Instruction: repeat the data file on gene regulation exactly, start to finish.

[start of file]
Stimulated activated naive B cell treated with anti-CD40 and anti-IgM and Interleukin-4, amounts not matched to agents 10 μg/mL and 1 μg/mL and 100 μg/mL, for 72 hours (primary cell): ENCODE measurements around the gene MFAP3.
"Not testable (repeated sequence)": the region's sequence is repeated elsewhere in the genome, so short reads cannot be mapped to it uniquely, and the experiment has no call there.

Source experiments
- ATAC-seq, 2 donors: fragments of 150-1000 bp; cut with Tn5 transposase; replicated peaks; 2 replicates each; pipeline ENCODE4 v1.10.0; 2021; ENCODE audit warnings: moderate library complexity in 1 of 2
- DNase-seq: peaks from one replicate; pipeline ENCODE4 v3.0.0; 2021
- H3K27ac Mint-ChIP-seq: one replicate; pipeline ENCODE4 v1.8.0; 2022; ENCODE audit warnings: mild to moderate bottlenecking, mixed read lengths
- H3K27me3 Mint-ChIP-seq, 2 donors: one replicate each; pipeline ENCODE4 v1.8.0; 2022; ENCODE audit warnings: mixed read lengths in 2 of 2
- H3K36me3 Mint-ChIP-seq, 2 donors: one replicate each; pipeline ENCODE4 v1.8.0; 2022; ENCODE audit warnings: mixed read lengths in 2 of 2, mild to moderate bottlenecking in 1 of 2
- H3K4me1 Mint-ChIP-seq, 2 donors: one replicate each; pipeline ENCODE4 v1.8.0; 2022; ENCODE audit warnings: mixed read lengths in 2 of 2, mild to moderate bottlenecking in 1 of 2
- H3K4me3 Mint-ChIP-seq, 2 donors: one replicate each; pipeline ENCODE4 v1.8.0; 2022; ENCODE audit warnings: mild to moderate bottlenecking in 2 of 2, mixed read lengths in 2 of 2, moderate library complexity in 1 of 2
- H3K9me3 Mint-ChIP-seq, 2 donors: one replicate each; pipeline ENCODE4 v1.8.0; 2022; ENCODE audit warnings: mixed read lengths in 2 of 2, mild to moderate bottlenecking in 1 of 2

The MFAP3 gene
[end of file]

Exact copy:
Stimulated activated naive B cell treated with anti-CD40 and anti-IgM and Interleukin-4, amounts not matched to agents 10 μg/mL and 1 μg/mL and 100 μg/mL, for 72 hours (primary cell): ENCODE measurements around the gene MFAP3.
"Not testable (repeated sequence)": the region's sequence is repeated elsewhere in the genome, so short reads cannot be mapped to it uniquely, and the experiment has no call there.

Source experiments
- ATAC-seq, 2 donors: fragments of 150-1000 bp; cut with Tn5 transposase; replicated peaks; 2 replicates each; pipeline ENCODE4 v1.10.0; 2021; ENCODE audit warnings: moderate library complexity in 1 of 2
- DNase-seq: peaks from one replicate; pipeline ENCODE4 v3.0.0; 2021
- H3K27ac Mint-ChIP-seq: one replicate; pipeline ENCODE4 v1.8.0; 2022; ENCODE audit warnings: mild to moderate bottlenecking, mixed read lengths
- H3K27me3 Mint-ChIP-seq, 2 donors: one replicate each; pipeline ENCODE4 v1.8.0; 2022; ENCODE audit warnings: mixed read lengths in 2 of 2
- H3K36me3 Mint-ChIP-seq, 2 donors: one replicate each; pipeline ENCODE4 v1.8.0; 2022; ENCODE audit warnings: mixed read lengths in 2 of 2, mild to moderate bottlenecking in 1 of 2
- H3K4me1 Mint-ChIP-seq, 2 donors: one replicate each; pipeline ENCODE4 v1.8.0; 2022; ENCODE audit warnings: mixed read lengths in 2 of 2, mild to moderate bottlenecking in 1 of 2
- H3K4me3 Mint-ChIP-seq, 2 donors: one replicate each; pipeline ENCODE4 v1.8.0; 2022; ENCODE audit warnings: mild to moderate bottlenecking in 2 of 2, mixed read lengths in 2 of 2, moderate library complexity in 1 of 2
- H3K9me3 Mint-ChIP-seq, 2 donors: one replicate each; pipeline ENCODE4 v1.8.0; 2022; ENCODE audit warnings: mixed read lengths in 2 of 2, mild to moderate bottlenecking in 1 of 2

The MFAP3 gene